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Arquivos Brasileiros de Endocrinologia & Metabologia

On-line version ISSN 1677-9487

Arq Bras Endocrinol Metab vol.54 no.2 São Paulo Mar. 2010 



Bioavailability of vitamin D3 in non-oily capsules: the role of formulated compounds and implications for intermittent replacement


Biodisponibilidade da vitamina D3 em cápsulas não oleosas: o papel das formulações manipuladas e as implicações para a substituição intermitente



Iara Maria Gomes CoelhoI; Luena Dias de AndradeII; Lunnara SaldanhaII; Erik Trovão DinizII; Luiz GrizII; Francisco BandeiraII

IAmbulatório de Endocrinologia Ginecológica, Hospital Agamenon Magalhães, Sistema Único de Saúde (SUS), Universidade de Pernambuco (UPE), Recife, PE, Brasil
IIDivisão de Endocrinologia e Diabetes, Hospital Agamenon Magalhães, SUS/UPE, Recife, PE, Brasil





OBJECTIVE: To evaluate the bioavailability of vitamin D in capsules as compared with oily drops in nuns living in a closed community with very low sun exposure.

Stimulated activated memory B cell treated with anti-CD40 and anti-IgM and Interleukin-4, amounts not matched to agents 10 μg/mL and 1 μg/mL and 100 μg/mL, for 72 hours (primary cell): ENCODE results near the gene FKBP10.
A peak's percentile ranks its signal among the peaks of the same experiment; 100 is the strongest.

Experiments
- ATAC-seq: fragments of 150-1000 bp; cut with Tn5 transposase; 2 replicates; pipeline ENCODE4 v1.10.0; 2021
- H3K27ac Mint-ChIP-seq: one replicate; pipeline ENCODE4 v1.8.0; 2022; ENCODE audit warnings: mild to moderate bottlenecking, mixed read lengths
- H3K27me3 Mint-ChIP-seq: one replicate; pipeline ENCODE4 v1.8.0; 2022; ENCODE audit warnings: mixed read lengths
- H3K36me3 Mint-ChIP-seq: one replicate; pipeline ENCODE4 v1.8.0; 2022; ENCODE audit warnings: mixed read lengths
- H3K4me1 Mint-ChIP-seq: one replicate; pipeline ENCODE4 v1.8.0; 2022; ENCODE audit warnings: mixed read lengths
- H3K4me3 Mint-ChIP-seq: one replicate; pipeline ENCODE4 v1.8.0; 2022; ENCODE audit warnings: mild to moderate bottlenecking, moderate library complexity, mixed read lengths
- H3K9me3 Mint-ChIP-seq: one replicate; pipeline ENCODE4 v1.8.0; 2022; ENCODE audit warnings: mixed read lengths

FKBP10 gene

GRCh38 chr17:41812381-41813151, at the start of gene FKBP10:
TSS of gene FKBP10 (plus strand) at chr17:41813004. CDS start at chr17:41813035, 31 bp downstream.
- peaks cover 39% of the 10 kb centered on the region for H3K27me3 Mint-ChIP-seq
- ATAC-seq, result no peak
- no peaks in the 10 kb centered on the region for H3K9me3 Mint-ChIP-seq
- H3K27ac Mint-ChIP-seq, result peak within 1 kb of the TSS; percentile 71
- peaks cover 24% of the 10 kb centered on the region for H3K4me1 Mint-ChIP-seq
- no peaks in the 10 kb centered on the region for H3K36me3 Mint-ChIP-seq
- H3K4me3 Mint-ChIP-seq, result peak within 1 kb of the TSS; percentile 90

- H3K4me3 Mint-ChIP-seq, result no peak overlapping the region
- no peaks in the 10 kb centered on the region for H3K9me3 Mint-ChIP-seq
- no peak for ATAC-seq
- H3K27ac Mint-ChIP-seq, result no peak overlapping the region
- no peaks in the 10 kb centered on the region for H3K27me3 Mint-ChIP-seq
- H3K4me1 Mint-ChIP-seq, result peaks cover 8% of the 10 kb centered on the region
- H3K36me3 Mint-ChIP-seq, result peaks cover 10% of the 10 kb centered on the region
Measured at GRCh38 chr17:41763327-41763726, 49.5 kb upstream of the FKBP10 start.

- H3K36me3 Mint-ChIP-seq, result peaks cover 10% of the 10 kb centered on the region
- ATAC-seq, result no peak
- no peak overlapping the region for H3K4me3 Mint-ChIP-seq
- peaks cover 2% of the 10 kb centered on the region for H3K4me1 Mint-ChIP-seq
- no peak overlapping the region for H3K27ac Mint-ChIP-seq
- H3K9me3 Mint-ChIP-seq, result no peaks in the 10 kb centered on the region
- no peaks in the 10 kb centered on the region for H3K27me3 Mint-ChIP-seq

METHODS: A randomized, 2 x 2 crossover, open clinical trial was conducted, with 18 nuns aged between 20 and 75 years. Samples were collected in the fasting state and at 4, 8, 12 and 24 hours following the administration of capsules and oily drops (both containing vitamin D3 66,000 UI plus vitamin A 13,200 UI) to determine serum 25 hydroxivitamin D concentrations (25OHD), at baseline and 90 days after. The evaluation was based on the maximum concentration (Cmax) and area under the curve (AUC0-24).
RESULTS: The capsule formulation presented Cmax and AUC0-24, 5.78% and 0.76%, respectively, greater than the oily drops formulation.
CONCLUSION: Both formulations were within the limits for a bioequivalence study, namely C-90% for Cmax and AUC0-24, and the drugs were considered bioequivalent.

Keywords: Bioavailability; vitamin D; pharmacokinetics


OBJETIVO: Avaliar a biodisponibilidade da vitamina D3 em cápsulas, comparando com gotas oleosas, em religiosas que vivem em comunidade fechada com baixa exposição solar.